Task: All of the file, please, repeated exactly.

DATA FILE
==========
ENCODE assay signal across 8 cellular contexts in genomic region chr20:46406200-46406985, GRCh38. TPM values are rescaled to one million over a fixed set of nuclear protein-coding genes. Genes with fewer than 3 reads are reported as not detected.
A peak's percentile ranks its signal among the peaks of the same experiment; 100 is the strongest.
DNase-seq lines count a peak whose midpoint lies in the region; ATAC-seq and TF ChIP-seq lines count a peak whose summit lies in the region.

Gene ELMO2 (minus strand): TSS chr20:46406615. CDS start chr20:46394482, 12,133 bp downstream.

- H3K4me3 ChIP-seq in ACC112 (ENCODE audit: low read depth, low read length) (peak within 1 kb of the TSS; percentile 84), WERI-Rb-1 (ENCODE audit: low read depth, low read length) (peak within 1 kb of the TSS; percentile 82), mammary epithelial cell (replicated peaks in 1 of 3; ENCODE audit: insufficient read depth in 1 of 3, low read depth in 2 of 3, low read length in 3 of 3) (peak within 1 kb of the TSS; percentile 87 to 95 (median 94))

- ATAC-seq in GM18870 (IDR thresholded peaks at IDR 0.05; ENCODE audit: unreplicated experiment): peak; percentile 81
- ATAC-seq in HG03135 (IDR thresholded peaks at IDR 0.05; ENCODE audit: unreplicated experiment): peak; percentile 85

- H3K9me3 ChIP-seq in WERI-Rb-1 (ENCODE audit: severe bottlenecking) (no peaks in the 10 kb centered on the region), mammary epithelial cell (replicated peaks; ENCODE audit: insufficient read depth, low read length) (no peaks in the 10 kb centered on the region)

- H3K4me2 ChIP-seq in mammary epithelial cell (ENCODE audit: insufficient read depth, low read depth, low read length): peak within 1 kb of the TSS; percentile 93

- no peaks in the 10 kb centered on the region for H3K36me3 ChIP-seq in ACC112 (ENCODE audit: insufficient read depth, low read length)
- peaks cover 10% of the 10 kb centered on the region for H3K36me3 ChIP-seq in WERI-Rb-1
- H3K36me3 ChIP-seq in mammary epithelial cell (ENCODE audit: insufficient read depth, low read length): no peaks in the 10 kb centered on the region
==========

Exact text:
ENCODE assay signal across 8 cellular contexts in genomic region chr20:46406200-46406985, GRCh38. TPM values are rescaled to one million over a fixed set of nuclear protein-coding genes. Genes with fewer than 3 reads are reported as not detected.
A peak's percentile ranks its signal among the peaks of the same experiment; 100 is the strongest.
DNase-seq lines count a peak whose midpoint lies in the region; ATAC-seq and TF ChIP-seq lines count a peak whose summit lies in the region.

Gene ELMO2 (minus strand): TSS chr20:46406615. CDS start chr20:46394482, 12,133 bp downstream.

- H3K4me3 ChIP-seq in ACC112 (ENCODE audit: low read depth, low read length) (peak within 1 kb of the TSS; percentile 84), WERI-Rb-1 (ENCODE audit: low read depth, low read length) (peak within 1 kb of the TSS; percentile 82), mammary epithelial cell (replicated peaks in 1 of 3; ENCODE audit: insufficient read depth in 1 of 3, low read depth in 2 of 3, low read length in 3 of 3) (peak within 1 kb of the TSS; percentile 87 to 95 (median 94))

- ATAC-seq in GM18870 (IDR thresholded peaks at IDR 0.05; ENCODE audit: unreplicated experiment): peak; percentile 81
- ATAC-seq in HG03135 (IDR thresholded peaks at IDR 0.05; ENCODE audit: unreplicated experiment): peak; percentile 85

- H3K9me3 ChIP-seq in WERI-Rb-1 (ENCODE audit: severe bottlenecking) (no peaks in the 10 kb centered on the region), mammary epithelial cell (replicated peaks; ENCODE audit: insufficient read depth, low read length) (no peaks in the 10 kb centered on the region)

- H3K4me2 ChIP-seq in mammary epithelial cell (ENCODE audit: insufficient read depth, low read depth, low read length): peak within 1 kb of the TSS; percentile 93

- no peaks in the 10 kb centered on the region for H3K36me3 ChIP-seq in ACC112 (ENCODE audit: insufficient read depth, low read length)
- peaks cover 10% of the 10 kb centered on the region for H3K36me3 ChIP-seq in WERI-Rb-1
- H3K36me3 ChIP-seq in mammary epithelial cell (ENCODE audit: insufficient read depth, low read length): no peaks in the 10 kb centered on the region